Don’t ever think the out sourcing of American Job and Manufacturing Base can’t be defined as “Sanction”. Don’t ever think getting rid of Social Security, Medicaid and Retirement Plans can’t be defined as “Sanction”! Don’t ever think getting rid of student loans and grants can’t be defined as “Sanction”! Don’t ever think out lawing unions can’t be defined as “Sanction”! Laid against all the good Our American Family has provided for one another, right from the forming of Our Republic. Should we say “thank you” to the globalization of the neocons. ALEC and APEC. People like Dick Cheney in a tea party with neoconservatives. A political ideology characterized by an emphasis on a free-market government and an interventionist foreign policy.

    It all started with NAFTA. Turned over too a “non-government” enterprise called APEC

    APEC currently has 21 members, including most “countries” with a coastline on the Pacific Ocean. However, the criterion for membership is that the member is a
    separate economy, rather than a “state”. As a result, APEC uses the term member economies rather than member countries to refer to its members. Each economy nominates up to three members from the private sector to ABAC.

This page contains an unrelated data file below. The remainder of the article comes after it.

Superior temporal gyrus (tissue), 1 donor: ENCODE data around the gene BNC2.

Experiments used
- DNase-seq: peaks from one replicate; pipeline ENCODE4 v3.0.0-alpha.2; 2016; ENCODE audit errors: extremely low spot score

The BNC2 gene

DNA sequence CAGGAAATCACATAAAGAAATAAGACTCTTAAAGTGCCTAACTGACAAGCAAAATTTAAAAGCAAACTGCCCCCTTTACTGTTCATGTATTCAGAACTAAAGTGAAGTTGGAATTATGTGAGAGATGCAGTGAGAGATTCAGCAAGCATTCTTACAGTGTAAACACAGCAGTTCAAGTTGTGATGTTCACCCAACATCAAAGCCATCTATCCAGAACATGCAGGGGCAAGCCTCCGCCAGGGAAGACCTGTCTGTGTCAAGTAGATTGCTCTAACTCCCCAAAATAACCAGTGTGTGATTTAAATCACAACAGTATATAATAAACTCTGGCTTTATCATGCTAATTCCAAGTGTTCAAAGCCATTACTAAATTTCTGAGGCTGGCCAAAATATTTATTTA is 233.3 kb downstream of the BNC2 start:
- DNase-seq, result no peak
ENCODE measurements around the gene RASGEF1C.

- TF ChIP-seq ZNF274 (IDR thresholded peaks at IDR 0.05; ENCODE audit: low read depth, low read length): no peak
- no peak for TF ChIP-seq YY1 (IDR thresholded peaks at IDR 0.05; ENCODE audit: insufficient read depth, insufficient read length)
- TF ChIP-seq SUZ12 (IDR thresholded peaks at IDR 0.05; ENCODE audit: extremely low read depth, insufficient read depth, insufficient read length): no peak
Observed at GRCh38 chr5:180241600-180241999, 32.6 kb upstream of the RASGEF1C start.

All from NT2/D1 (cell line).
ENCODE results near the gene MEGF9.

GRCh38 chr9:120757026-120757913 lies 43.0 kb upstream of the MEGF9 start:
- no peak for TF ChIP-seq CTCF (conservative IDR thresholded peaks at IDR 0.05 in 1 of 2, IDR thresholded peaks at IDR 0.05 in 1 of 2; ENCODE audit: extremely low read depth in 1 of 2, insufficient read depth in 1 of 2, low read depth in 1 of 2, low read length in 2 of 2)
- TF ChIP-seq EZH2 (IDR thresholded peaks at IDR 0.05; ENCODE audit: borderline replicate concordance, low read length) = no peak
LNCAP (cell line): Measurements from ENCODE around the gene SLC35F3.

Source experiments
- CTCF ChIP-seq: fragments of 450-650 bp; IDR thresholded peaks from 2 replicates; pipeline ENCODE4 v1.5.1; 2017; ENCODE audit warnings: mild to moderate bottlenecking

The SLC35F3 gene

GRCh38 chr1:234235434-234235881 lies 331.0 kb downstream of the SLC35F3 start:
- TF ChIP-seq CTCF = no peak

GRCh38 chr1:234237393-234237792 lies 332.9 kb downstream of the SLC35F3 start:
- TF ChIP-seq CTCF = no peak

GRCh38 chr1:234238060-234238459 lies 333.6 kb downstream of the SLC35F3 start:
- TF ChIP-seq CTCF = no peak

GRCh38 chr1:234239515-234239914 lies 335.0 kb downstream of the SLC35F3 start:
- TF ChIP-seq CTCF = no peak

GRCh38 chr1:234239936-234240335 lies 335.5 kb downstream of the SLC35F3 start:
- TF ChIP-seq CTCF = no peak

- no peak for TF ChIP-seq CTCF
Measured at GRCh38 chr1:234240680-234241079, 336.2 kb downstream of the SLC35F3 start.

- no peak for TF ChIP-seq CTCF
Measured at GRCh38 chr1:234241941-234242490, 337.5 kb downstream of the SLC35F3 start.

APEC has been “criticized” for promoting free trade agreements that
    would trammel national and local laws, which regulate and ensure labor rights,
    environmental protection and safe and affordable access to medicine.

    Trammel means: something that limits a person's freedom and wellbeing. Coming to a government near you.

  • deniswinkle1

    Shall we blame government as young Americans sour on personal debt today? Or should they sour on the bought politician that came to represent it! Through all those Lawyers and CEOs of corporate special interest over the Past 30 years! Honest governing isn’t the problem. The on going Agenda of corporate philosophy and extortion is. Given your tax dollars through “government contracts”! NAFTA is now owned by Big Corporation. As Government contracts procured outside influence giving corporate organizations the power and influence too our govern-ship. What Ayn Rand called the “Robber Barron”!

    Who benefits from Chapter Ten of the NAFTA?

    “Any American company” interested in exporting products or
    services to the Canadian or Mexican public sector can benefit from Chapter Ten
    of the NAFTA. U.S. suppliers of oil and gas field equipment and services, heavy electrical equipment, communications and computer systems, electronics, steel,